If you haven't seen "Sudden Impact" yet please stop reading and go in cold. No spoilers here, but it's so enjoyable for an iconic cop series that was the 70's poster child for justified-at-any-cost police brutality to get shades of grey and much needed female characters that aren't just for show. Sondra Locke (Clint's muse and lover for several decades) and Audrie Neenan give two completely different performances, but they're both memorable and invested in their portrayals of damaged characters (one seeking redemption, one going down real hard). Paul Drake overacts a storm as a psycho villain, and Pat Hingle plays small city Commissioner Gordon like an a-hole pro. It doesn't pay to be Harry Callahan's best black friend (sorry Albert Popwell! :'( ), but if you can take all the anger directed at Harry as part of the fabric this franchise is made of you'll find "Sudden Impact" to be an awkward-but-potent mix of dark comedy (Harry causing a heart attack on a perp he can't nail legally) and searing psychological terror (rape against women, and lots of it!). Don't let the uber-shitty Lalo Schifrin music during the opening credits deceive you, once things settle down "Sudden Impact" has a decent, suspenseful score. It's an intense film with something to say and the last Harry Callahan movie made to be worth a damn. 4.25 RETIREMENT BUSES CHASING AFTER COP-SHOOTING PERPS (out of 5).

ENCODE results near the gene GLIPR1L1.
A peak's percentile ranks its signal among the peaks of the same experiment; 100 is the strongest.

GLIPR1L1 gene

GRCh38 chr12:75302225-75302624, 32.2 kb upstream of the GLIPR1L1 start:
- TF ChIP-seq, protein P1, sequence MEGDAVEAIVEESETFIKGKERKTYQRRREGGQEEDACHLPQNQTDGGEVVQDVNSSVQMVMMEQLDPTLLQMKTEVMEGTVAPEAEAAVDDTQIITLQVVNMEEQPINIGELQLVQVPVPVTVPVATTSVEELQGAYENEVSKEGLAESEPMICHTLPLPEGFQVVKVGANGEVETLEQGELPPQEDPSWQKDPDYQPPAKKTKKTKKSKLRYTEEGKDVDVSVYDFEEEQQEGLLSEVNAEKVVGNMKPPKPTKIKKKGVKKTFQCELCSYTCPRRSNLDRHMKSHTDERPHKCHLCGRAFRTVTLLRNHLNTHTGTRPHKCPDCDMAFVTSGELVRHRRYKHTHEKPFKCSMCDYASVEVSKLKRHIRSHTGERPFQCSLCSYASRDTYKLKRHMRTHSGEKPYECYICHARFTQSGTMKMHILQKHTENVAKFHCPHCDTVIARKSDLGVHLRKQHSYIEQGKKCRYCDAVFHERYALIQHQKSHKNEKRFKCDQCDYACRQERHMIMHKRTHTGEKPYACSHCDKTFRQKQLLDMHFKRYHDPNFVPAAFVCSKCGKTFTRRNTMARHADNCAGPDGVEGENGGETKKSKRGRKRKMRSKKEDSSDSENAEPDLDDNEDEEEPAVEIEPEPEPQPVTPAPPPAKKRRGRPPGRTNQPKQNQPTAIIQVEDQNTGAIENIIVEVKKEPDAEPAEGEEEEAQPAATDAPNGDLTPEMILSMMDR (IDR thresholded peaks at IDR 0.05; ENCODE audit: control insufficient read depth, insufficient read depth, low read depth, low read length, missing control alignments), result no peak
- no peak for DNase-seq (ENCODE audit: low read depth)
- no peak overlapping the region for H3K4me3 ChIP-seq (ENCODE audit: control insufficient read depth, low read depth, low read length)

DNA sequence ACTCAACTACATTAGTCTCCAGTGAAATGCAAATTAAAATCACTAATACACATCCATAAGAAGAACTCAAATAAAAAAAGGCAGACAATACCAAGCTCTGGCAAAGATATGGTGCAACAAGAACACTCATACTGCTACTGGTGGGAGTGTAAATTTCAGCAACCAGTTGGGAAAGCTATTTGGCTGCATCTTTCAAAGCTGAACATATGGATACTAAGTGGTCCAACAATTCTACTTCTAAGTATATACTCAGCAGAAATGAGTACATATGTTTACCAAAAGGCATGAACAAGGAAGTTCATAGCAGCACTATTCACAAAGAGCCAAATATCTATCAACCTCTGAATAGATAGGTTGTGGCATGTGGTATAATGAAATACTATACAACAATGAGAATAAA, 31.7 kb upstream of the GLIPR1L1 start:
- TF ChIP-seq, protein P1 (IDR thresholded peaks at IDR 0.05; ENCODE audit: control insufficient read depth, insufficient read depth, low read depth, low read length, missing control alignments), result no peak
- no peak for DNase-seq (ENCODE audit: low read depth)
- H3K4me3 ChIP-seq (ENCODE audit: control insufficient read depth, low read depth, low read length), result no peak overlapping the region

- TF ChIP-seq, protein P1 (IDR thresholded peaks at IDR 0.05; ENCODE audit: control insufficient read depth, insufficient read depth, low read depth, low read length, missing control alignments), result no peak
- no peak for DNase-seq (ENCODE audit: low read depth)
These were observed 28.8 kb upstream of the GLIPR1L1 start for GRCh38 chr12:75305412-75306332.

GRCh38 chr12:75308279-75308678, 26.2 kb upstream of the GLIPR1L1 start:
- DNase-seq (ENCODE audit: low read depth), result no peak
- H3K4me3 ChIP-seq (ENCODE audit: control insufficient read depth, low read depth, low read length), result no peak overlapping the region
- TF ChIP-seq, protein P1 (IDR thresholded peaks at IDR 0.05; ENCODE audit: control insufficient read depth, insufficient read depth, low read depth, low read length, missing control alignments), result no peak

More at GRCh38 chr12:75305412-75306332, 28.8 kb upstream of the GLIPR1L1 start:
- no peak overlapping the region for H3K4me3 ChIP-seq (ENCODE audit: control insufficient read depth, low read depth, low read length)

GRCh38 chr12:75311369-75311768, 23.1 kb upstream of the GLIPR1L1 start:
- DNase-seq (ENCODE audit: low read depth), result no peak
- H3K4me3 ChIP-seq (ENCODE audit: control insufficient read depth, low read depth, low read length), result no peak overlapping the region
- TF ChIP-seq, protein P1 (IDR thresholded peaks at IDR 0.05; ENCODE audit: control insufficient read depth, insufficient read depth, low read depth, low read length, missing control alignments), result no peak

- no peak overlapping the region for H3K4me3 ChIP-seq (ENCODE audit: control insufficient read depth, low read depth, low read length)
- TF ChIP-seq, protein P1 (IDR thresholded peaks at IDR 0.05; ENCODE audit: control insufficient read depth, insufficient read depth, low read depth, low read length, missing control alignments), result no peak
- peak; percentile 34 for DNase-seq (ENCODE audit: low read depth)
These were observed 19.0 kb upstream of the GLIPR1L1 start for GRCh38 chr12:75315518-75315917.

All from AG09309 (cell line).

5. Andrew Davis' CODE OF SILENCE (1985, Amazon Prime) for the first time. Also streaming with ads on TUBI and PLUTO.

    Like Davis' 1988 opus "Above the Law" or 1993's "The Fugitive," "Code of Silence" should end its actors' credit roll with 'And Starring the City of Chicago as Itself.' Even more than those two movies, "Code of Silence" feels Chicago born-and-bred. Yes, the robbers hitting a police bar one-note joke probably isn't as funny as it used to be (did both perps have to be African-American youths? :-( ). Yes, the whole fucking robot with weapons thing feels like dumb pre-"Robocop" ED-209 shtick with a female voice. But "COS's" flaws (mostly dealing with budget, pace and Andrew Davis' inexperience as director) are easily tolerable when we get a silent, intense Chuck Norris getting his ass kicked in a bar (but not going down without punching hard) by Henry Silva's Colombian drug dealers, only for his Cusack character to come roaring back in an empty warehouse villain massacre. So many character actors (real-life ex-cop Dennis Farina, Ron Dean, Mike Genovese, etc.), so many great set-pieces (jump from an 'L' train into the Chicago River), such a dated sexy-sax score (David Michael Frank), so much Junesploitation! fun.

    Shame about the 'Craigie [Ralph Foody] shoots an unarmed youth and plants a gun' subplot contrasting so hard with the recent Derek Chauvin sentencing news, but that's real-life intruding into our movie fantasy world. :'( 3.75 LIMPING-DORATO HARE-BRAINED BUSINESS IDEAS (out of 5).

  6. Miami Supercops (1985, dir. Bruno Corbucci)